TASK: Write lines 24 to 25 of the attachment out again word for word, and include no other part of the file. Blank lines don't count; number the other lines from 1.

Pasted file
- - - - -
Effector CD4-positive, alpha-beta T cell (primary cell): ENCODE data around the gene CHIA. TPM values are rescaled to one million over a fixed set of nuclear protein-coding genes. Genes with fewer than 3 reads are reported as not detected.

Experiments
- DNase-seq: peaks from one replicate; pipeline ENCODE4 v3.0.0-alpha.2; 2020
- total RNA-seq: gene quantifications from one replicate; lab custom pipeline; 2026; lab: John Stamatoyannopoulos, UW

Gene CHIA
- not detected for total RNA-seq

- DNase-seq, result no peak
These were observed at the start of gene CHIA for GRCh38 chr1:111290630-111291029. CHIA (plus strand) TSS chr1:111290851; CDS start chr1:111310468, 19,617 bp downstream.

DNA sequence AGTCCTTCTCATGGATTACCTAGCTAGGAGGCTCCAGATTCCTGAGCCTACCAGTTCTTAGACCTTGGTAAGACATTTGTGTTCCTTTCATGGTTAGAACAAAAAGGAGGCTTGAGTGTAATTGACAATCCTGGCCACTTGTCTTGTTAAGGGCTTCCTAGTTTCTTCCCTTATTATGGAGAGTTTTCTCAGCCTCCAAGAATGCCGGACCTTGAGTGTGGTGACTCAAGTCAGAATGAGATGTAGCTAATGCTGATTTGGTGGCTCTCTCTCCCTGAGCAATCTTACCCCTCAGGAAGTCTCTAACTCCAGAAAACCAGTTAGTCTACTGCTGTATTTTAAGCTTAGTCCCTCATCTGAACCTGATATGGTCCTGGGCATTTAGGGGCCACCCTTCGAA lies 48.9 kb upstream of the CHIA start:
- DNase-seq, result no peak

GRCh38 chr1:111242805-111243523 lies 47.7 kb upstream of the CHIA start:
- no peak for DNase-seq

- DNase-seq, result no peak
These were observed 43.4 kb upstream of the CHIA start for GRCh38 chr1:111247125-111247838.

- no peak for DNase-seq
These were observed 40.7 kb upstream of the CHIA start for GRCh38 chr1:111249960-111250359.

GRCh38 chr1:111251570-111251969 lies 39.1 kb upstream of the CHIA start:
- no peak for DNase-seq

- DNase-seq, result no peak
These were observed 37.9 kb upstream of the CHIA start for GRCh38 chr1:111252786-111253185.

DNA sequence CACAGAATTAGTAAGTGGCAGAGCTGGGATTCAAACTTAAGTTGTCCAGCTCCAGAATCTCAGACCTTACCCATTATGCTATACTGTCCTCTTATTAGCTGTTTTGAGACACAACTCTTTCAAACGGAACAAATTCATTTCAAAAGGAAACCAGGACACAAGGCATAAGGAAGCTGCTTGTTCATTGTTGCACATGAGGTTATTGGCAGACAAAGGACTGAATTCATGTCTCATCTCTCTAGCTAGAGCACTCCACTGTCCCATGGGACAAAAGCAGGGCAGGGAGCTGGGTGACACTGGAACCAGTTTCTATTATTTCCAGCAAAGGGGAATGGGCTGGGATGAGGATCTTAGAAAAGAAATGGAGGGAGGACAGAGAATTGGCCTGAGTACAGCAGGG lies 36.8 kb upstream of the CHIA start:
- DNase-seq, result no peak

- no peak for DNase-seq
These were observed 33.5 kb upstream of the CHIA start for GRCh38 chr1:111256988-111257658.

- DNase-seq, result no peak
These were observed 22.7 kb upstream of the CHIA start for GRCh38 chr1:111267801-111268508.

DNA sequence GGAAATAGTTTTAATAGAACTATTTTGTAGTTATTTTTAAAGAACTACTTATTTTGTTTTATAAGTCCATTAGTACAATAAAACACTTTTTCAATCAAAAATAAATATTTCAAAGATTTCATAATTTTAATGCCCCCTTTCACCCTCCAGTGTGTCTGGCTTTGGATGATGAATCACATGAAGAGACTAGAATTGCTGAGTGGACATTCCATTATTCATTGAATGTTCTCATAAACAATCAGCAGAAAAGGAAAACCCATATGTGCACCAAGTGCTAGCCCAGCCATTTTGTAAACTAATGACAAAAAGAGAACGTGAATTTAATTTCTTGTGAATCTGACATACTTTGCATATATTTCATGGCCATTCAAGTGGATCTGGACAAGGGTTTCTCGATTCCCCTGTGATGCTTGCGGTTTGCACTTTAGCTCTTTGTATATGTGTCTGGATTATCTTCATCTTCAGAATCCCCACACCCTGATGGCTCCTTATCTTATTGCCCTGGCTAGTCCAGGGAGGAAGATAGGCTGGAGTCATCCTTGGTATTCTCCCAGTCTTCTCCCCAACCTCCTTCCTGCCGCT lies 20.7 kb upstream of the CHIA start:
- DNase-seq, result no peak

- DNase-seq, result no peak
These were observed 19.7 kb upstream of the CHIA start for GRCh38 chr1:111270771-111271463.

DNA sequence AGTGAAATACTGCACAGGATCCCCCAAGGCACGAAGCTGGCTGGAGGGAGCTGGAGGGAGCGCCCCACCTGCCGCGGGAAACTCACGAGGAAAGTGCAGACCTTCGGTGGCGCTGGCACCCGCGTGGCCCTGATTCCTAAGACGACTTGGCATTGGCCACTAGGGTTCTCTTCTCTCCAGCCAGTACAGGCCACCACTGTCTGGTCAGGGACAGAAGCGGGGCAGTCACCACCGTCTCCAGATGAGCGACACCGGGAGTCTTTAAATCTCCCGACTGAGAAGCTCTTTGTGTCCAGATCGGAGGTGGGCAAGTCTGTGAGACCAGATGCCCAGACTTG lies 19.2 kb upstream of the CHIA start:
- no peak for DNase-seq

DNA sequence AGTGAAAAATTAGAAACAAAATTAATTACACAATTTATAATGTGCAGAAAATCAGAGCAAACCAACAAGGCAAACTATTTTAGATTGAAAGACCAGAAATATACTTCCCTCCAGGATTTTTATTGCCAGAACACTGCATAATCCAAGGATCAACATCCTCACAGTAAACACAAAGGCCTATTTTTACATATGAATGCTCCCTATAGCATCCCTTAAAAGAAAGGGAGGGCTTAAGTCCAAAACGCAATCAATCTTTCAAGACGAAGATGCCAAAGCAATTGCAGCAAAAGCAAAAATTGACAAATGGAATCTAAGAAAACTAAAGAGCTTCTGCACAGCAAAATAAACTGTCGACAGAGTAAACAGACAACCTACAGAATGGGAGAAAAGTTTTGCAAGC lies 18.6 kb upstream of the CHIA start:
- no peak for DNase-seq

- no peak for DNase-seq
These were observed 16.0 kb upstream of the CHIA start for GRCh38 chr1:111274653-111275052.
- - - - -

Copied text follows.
These were observed 33.5 kb upstream of the CHIA start for GRCh38 chr1:111256988-111257658.

- DNase-seq, result no peak